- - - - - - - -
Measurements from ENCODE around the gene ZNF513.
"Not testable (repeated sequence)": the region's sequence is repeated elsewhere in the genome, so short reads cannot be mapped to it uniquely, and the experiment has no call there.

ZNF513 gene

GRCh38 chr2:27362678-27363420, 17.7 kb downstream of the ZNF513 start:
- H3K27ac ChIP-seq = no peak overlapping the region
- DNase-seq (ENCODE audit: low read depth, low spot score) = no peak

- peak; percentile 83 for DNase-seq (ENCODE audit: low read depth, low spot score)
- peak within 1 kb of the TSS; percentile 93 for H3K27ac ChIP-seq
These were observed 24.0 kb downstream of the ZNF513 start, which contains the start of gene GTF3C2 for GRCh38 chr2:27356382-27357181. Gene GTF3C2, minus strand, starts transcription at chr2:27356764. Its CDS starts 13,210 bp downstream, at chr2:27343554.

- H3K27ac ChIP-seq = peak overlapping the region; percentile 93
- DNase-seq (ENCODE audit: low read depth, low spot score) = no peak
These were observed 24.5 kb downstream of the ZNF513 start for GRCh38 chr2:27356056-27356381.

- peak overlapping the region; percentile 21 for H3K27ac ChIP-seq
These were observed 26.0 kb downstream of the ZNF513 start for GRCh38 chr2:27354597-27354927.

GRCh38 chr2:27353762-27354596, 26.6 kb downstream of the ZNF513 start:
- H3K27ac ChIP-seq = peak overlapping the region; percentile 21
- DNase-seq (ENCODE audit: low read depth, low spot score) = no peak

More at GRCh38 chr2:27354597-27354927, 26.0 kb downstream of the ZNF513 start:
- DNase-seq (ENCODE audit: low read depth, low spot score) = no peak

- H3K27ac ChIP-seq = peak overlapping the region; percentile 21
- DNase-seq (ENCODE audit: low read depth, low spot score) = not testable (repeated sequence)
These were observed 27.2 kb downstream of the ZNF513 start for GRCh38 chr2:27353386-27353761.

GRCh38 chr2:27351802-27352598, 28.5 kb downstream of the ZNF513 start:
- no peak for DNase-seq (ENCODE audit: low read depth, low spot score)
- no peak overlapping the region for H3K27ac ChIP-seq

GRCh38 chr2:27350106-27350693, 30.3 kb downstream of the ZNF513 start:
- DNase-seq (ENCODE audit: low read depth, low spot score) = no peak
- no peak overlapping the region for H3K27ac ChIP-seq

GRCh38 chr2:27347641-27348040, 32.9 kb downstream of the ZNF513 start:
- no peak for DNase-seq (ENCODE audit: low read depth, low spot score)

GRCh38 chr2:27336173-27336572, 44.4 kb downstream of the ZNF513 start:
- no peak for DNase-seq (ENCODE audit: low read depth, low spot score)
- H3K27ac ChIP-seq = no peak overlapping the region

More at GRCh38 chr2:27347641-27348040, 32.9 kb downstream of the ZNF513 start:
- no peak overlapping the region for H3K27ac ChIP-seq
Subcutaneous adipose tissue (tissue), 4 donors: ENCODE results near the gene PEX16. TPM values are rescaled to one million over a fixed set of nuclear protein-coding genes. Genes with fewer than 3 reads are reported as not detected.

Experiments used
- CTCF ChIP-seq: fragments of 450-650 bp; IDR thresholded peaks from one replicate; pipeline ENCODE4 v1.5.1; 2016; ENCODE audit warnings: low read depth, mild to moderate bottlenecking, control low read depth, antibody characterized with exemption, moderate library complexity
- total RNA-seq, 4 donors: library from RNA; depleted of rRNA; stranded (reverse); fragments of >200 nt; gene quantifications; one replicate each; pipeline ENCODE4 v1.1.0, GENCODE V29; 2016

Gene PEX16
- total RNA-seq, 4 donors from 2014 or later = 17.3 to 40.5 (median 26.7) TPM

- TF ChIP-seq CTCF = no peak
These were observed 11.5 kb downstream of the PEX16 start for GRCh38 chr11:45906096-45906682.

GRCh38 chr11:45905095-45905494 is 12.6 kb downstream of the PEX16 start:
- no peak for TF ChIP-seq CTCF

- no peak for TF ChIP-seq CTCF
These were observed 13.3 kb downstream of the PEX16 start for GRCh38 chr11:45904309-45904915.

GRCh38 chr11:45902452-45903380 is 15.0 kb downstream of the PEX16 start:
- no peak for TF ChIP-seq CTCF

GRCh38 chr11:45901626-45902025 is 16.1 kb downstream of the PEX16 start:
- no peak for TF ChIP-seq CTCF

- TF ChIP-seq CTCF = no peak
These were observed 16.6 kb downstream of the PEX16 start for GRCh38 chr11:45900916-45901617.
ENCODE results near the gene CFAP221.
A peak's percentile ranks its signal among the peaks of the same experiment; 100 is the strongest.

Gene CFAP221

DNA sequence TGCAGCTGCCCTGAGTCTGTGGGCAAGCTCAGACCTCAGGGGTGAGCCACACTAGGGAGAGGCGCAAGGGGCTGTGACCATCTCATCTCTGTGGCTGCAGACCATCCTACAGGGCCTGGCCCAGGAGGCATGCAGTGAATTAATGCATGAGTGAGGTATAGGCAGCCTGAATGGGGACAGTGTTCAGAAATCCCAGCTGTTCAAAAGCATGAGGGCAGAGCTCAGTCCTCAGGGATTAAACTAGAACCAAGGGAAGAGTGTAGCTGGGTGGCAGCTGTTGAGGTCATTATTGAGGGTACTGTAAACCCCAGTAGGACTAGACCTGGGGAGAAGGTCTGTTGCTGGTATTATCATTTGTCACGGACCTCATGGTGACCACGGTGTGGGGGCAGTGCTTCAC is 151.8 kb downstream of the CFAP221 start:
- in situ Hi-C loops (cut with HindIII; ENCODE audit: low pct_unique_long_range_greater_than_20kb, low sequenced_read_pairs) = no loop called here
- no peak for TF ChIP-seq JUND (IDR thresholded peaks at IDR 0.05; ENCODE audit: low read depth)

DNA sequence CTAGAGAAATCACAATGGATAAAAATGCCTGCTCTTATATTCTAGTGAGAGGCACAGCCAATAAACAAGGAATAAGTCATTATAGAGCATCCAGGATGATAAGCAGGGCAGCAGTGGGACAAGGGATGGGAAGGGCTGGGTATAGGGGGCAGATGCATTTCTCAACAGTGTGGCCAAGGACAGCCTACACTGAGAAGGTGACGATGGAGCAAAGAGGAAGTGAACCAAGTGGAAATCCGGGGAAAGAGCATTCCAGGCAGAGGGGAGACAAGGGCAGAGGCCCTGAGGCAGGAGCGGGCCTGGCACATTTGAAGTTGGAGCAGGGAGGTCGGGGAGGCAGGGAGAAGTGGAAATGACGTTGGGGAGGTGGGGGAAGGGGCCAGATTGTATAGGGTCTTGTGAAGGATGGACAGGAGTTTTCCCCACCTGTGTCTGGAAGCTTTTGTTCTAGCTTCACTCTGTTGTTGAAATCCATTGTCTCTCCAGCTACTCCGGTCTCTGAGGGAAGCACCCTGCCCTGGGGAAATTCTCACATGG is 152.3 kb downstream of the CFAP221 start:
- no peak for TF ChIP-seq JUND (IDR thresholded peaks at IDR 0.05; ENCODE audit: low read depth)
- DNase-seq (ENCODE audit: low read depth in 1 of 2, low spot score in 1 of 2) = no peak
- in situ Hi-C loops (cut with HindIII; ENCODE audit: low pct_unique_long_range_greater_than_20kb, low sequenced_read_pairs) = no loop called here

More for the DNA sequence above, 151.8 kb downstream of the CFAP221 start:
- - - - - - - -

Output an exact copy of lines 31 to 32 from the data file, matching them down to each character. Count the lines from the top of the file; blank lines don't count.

GRCh38 chr2:27336173-27336572, 44.4 kb downstream of the ZNF513 start:
- no peak for DNase-seq (ENCODE audit: low read depth, low spot score)